It is at the height of this tirade that we are given a piece of information that is vital to understanding the paranoid confusion of the father.  “I carried an M-16 and you carry that, that, that, guitar!?”, cries the father with disgust and disbelief.  It is now clear that the father is a shell-shocked veteran of some kind who is prone to hallucinations and paranoid fantasies.  “Who are you?! Where do you come from?!” he asks, revealing the totality of his schizoid detachment from his own flesh and blood. He finally builds to the most existential of all questions, “What do you want to do with your life?”.  The son takes a moment and then answers in a deep, now-pubescent voice:  “I wanna rock!.”  He then strikes a powerful chord on the guitar and it makes a sound that is undeniably real.  The father is shaken by the visceral power of the electric guitar, and he falls (or perhaps unconsciously leaps) through a pane-glass second story window and lands on his back below.  The mother rushes to his side and revives him with a bucket of water that she has (very presciently) prepared.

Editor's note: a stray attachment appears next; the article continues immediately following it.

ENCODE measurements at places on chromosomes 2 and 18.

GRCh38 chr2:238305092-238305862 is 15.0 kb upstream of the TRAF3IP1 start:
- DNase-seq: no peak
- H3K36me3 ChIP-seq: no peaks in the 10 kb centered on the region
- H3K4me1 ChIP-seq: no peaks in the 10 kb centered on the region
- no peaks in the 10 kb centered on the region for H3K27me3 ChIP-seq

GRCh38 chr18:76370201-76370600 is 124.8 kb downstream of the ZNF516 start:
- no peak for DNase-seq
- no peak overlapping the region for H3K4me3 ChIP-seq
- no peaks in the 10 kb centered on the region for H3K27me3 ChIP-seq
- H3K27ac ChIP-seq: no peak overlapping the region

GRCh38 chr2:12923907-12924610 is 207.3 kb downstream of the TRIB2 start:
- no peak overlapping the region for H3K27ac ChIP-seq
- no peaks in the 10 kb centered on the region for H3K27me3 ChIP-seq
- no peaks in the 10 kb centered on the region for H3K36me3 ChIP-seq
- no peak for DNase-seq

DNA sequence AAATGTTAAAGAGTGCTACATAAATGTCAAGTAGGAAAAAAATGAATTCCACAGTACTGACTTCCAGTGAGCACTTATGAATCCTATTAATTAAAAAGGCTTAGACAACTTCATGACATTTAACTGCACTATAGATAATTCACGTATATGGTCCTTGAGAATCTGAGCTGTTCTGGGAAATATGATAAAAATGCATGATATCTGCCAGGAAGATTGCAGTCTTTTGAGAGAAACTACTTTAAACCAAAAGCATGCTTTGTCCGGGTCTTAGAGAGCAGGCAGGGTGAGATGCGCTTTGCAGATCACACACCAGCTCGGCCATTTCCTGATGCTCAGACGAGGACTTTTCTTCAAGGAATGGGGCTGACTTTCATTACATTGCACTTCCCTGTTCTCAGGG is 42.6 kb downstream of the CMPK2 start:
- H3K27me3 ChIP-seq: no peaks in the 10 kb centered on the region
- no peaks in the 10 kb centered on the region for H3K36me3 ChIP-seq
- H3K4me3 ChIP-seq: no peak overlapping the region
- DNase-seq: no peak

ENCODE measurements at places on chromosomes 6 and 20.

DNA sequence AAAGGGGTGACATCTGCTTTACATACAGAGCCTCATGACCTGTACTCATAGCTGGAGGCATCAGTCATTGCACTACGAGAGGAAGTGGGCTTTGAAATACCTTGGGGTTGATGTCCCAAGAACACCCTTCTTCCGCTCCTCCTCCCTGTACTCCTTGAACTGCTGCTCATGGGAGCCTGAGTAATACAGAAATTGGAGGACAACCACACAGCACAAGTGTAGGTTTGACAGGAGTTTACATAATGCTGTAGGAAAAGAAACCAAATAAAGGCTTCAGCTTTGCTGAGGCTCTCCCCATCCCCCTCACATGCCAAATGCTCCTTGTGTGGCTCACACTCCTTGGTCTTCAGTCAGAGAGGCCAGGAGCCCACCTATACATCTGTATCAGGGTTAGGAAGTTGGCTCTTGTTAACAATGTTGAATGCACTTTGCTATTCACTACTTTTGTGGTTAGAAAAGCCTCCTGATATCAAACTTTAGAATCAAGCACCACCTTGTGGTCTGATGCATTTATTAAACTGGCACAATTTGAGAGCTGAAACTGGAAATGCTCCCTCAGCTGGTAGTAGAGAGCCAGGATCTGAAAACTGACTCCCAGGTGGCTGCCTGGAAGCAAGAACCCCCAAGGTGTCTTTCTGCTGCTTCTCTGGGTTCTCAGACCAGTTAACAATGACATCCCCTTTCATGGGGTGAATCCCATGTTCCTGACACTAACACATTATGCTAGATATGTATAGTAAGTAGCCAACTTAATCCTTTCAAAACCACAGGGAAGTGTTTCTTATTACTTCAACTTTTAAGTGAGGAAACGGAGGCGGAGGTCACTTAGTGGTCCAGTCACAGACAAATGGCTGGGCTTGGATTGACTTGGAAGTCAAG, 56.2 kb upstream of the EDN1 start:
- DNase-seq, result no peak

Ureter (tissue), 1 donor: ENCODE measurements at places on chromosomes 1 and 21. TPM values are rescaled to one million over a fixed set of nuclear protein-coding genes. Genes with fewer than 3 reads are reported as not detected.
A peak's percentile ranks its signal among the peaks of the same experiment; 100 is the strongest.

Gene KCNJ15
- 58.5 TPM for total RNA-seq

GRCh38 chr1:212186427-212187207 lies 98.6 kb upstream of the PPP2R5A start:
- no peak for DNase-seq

This has all been a set-up for what is clearly the most striking moment of the video; the son, now liberated temporarily from the authoritative gaze of his oppressive father, begins to dance rapidly in a circle until he transforms himself into a giant transvestite clown.  He begins to sing the chorus “we’re not gonna take it” directly to the viewer over thunderous drums and cowbell.     The father rushes back upstairs and cowers in front of the giant transvestite clown, his worst, most paranoid nightmare made manifest.  The clown drags him down the stairs and returns to the dining room where he delivers a highly theatrical and rhetorical performance for the brothers, singing of his will-to-independence (“we’ve got the right to choose it, there ain’t no way to lose it” “this is our life!”, etc.) and then transforms the brothers into transvestite clowns themselves.  The newly anointed cross-dressing performers then exit the house one-by-one, each hitting the father with the door on the way “out” (as it were) rejecting the bourgeois, militarized domesticity of his domain.